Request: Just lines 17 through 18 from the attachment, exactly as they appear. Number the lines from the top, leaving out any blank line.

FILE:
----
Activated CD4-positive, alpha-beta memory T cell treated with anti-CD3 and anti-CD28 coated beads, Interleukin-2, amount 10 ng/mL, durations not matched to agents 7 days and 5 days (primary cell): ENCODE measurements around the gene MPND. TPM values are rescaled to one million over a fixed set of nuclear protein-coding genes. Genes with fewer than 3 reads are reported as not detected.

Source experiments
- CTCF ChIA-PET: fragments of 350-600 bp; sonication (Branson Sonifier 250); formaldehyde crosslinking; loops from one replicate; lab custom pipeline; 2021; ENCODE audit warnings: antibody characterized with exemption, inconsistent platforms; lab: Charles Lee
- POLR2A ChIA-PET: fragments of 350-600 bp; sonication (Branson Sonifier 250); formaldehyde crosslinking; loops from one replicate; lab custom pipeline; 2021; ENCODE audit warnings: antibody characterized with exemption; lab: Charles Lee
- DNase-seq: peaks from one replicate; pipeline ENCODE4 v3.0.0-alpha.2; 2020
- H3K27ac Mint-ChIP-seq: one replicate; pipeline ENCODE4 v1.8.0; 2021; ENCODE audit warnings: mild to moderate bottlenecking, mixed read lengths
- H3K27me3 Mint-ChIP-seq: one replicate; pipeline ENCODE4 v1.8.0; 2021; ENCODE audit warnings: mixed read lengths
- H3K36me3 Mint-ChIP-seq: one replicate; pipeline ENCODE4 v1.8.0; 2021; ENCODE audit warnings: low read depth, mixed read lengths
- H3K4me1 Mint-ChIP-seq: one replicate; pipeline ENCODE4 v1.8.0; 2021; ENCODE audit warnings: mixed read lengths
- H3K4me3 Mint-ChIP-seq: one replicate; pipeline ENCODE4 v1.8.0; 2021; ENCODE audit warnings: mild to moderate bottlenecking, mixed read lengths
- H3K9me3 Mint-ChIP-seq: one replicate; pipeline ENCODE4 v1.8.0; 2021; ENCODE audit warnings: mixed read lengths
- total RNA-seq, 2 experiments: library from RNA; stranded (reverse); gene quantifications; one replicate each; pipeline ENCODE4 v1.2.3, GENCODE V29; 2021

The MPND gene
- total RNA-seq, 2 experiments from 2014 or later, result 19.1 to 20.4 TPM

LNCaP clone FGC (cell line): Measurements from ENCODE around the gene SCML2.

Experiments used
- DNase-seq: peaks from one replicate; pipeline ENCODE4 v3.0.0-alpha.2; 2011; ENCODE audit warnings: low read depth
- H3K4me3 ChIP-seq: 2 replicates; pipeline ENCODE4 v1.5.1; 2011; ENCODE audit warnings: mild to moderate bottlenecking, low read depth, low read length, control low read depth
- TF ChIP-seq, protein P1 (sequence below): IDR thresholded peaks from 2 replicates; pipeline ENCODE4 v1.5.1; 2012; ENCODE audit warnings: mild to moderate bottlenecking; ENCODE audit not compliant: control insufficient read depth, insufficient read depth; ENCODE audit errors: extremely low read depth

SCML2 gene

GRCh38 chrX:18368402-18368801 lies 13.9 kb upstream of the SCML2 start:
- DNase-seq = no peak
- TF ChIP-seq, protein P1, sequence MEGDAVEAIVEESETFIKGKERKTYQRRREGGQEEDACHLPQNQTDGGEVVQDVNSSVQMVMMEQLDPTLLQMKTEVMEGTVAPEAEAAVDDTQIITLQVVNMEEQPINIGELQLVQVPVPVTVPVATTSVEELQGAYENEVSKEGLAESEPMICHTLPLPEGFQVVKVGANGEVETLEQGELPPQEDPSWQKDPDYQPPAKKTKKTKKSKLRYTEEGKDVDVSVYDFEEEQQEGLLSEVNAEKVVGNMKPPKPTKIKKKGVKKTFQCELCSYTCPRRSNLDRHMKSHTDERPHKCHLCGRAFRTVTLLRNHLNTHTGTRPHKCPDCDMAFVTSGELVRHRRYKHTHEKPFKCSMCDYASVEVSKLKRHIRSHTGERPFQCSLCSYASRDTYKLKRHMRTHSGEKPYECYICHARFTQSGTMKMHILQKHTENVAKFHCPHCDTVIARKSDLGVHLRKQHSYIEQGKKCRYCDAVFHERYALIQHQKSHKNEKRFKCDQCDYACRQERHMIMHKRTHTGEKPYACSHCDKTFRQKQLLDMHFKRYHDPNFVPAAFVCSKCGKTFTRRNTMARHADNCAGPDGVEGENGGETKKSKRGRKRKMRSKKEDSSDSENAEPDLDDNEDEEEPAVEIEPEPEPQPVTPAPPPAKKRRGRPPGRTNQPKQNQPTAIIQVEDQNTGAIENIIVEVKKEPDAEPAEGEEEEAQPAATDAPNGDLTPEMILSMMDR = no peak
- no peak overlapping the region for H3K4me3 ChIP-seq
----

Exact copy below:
- DNase-seq: peaks from one replicate; pipeline ENCODE4 v3.0.0-alpha.2; 2011; ENCODE audit warnings: low read depth
- H3K4me3 ChIP-seq: 2 replicates; pipeline ENCODE4 v1.5.1; 2011; ENCODE audit warnings: mild to moderate bottlenecking, low read depth, low read length, control low read depth